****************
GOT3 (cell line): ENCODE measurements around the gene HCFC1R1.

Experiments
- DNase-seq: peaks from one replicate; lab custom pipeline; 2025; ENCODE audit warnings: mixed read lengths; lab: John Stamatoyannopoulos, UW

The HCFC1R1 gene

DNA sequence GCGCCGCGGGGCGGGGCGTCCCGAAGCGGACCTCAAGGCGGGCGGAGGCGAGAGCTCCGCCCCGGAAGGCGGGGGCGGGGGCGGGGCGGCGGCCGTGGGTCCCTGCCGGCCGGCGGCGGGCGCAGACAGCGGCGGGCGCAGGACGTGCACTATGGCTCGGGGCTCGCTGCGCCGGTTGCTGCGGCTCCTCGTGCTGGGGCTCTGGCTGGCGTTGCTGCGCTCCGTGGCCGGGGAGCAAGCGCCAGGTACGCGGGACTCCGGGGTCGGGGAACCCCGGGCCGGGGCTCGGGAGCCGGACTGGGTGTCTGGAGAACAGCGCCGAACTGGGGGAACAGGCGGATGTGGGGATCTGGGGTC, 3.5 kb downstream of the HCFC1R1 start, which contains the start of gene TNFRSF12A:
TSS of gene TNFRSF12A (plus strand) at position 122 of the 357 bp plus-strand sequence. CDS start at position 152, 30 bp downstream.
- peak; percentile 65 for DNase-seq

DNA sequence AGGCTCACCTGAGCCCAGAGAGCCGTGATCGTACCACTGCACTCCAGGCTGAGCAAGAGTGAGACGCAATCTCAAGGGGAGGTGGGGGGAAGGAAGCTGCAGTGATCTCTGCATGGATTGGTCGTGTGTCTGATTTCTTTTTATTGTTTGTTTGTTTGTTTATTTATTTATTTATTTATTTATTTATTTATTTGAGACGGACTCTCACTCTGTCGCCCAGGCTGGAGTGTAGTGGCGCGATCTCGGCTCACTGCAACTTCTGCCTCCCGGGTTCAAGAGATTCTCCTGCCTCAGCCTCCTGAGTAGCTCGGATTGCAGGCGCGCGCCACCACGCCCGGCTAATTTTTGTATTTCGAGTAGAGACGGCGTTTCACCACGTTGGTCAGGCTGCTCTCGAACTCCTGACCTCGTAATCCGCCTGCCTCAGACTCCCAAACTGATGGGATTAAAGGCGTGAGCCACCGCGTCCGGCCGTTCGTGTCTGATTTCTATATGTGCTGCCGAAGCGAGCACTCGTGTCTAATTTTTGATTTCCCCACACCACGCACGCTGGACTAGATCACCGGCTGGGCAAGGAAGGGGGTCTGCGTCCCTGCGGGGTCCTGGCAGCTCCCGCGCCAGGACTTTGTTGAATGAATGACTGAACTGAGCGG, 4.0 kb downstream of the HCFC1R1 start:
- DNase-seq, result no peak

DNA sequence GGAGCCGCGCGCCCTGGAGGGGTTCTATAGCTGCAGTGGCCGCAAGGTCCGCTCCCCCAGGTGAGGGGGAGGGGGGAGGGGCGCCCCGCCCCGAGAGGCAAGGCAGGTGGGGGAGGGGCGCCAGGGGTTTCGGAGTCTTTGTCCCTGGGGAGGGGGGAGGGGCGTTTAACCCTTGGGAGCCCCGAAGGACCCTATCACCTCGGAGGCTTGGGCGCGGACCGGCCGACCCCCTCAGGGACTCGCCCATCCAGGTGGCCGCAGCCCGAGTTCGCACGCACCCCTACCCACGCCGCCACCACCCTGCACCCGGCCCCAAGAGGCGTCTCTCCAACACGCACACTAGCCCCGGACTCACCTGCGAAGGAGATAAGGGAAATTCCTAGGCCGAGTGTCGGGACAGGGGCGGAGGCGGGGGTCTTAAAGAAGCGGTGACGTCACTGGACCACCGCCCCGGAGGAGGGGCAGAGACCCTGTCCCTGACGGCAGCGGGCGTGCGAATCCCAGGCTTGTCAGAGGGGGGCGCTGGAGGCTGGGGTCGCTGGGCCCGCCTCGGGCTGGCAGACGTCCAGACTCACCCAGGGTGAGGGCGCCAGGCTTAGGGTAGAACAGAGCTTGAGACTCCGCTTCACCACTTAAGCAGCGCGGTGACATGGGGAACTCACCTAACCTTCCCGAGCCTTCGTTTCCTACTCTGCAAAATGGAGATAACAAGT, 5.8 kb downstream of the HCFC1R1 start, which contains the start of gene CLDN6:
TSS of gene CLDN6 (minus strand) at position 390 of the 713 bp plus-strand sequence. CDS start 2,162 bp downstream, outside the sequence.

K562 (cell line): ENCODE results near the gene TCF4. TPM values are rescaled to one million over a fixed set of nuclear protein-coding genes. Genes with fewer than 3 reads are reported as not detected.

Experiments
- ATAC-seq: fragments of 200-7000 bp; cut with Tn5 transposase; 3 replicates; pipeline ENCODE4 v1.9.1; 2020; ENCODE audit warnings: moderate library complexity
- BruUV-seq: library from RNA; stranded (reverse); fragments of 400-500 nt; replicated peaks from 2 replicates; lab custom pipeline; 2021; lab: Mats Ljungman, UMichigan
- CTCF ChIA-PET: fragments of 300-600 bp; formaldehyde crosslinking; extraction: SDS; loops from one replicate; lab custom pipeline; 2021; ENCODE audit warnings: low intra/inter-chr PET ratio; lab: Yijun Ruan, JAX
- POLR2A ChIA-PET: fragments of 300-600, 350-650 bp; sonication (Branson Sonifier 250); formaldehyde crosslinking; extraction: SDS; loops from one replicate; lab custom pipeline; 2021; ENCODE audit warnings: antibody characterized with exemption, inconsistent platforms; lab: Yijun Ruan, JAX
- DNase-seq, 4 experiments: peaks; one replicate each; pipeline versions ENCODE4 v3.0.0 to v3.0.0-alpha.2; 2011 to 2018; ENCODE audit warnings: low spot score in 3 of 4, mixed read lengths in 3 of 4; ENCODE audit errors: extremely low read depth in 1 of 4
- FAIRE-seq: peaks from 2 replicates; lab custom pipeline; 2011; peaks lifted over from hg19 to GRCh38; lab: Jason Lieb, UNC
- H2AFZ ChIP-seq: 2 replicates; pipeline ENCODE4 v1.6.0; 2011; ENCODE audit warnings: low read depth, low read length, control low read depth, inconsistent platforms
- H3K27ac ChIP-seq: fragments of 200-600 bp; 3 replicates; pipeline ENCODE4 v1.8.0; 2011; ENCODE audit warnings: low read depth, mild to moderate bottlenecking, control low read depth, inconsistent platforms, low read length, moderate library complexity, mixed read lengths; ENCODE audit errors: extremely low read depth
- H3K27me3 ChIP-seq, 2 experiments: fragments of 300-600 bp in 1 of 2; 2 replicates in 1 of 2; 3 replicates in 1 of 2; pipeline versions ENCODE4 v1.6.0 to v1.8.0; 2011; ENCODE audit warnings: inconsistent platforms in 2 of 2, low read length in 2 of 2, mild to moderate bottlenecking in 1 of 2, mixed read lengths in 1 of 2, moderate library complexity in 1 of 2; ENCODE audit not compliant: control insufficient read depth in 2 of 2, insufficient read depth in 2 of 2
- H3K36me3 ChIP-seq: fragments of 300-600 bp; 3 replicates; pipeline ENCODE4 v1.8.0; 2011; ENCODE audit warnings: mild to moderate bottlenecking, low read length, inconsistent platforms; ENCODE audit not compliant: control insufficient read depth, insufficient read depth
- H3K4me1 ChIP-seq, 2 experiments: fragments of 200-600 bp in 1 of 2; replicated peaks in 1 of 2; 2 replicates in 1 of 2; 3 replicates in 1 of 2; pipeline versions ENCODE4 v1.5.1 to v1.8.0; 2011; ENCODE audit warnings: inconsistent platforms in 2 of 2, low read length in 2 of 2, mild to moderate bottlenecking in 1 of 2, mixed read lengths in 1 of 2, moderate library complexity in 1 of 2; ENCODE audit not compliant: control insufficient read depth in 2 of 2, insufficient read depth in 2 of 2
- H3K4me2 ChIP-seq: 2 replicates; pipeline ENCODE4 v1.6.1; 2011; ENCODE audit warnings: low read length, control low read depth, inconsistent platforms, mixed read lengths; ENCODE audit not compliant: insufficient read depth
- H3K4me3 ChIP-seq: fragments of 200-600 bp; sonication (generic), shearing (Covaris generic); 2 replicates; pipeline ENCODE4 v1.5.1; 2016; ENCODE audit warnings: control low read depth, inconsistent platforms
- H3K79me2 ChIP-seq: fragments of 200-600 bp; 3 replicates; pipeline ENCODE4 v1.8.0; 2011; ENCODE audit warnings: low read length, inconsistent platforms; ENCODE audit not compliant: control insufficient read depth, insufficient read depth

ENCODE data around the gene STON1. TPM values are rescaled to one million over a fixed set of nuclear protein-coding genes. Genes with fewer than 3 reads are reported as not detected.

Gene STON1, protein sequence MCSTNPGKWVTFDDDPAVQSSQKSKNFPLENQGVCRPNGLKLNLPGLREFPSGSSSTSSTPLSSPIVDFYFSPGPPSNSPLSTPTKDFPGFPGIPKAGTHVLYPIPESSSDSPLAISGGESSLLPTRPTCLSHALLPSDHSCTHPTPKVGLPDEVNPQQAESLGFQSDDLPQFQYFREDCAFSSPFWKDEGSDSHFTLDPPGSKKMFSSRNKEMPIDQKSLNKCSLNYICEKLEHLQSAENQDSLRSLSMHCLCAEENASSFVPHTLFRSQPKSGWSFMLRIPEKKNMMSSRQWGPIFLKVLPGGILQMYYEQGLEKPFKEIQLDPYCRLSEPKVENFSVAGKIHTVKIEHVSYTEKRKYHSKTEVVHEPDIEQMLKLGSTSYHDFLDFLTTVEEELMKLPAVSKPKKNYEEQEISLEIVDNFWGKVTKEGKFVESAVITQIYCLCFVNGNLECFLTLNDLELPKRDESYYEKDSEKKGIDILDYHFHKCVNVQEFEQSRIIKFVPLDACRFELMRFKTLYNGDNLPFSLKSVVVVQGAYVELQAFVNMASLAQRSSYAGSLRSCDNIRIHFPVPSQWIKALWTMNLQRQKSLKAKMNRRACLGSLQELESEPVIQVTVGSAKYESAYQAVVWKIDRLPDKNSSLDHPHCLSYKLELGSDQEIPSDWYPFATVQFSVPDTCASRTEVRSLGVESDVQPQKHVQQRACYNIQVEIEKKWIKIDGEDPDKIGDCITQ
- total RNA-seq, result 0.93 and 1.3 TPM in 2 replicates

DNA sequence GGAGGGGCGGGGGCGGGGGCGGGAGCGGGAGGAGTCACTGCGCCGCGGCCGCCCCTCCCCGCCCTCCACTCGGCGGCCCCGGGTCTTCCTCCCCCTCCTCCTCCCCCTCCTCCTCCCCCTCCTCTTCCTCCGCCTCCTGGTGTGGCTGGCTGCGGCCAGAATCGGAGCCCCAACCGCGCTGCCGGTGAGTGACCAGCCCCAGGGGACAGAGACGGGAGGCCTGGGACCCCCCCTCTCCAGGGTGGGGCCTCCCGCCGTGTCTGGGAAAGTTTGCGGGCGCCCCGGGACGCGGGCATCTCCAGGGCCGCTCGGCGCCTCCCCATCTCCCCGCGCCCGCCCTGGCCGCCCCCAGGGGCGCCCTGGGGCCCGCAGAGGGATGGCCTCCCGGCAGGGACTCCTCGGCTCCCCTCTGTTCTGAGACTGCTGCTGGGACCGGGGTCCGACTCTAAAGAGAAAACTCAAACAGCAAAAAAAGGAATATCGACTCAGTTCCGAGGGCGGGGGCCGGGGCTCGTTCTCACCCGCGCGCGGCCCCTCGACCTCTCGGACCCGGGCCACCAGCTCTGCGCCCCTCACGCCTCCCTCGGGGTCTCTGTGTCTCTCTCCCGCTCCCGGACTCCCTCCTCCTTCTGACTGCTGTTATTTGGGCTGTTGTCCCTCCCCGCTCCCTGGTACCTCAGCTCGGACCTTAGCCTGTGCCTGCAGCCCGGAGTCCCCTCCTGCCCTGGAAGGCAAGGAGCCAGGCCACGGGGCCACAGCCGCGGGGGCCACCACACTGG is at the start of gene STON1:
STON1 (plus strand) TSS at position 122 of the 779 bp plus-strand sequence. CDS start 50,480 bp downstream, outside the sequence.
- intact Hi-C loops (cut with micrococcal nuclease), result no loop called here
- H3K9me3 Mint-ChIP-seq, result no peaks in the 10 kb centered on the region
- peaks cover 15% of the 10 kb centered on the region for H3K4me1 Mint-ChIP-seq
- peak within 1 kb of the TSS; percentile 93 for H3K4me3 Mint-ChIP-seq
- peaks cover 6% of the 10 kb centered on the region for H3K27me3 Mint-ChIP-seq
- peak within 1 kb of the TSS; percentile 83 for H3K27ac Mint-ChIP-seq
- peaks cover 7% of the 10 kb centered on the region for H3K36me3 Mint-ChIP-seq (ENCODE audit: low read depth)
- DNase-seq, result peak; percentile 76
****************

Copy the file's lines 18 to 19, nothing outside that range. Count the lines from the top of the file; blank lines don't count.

- DNase-seq, 4 experiments: peaks; one replicate each; pipeline versions ENCODE4 v3.0.0 to v3.0.0-alpha.2; 2011 to 2018; ENCODE audit warnings: low spot score in 3 of 4, mixed read lengths in 3 of 4; ENCODE audit errors: extremely low read depth in 1 of 4
- FAIRE-seq: peaks from 2 replicates; lab custom pipeline; 2011; peaks lifted over from hg19 to GRCh38; lab: Jason Lieb, UNC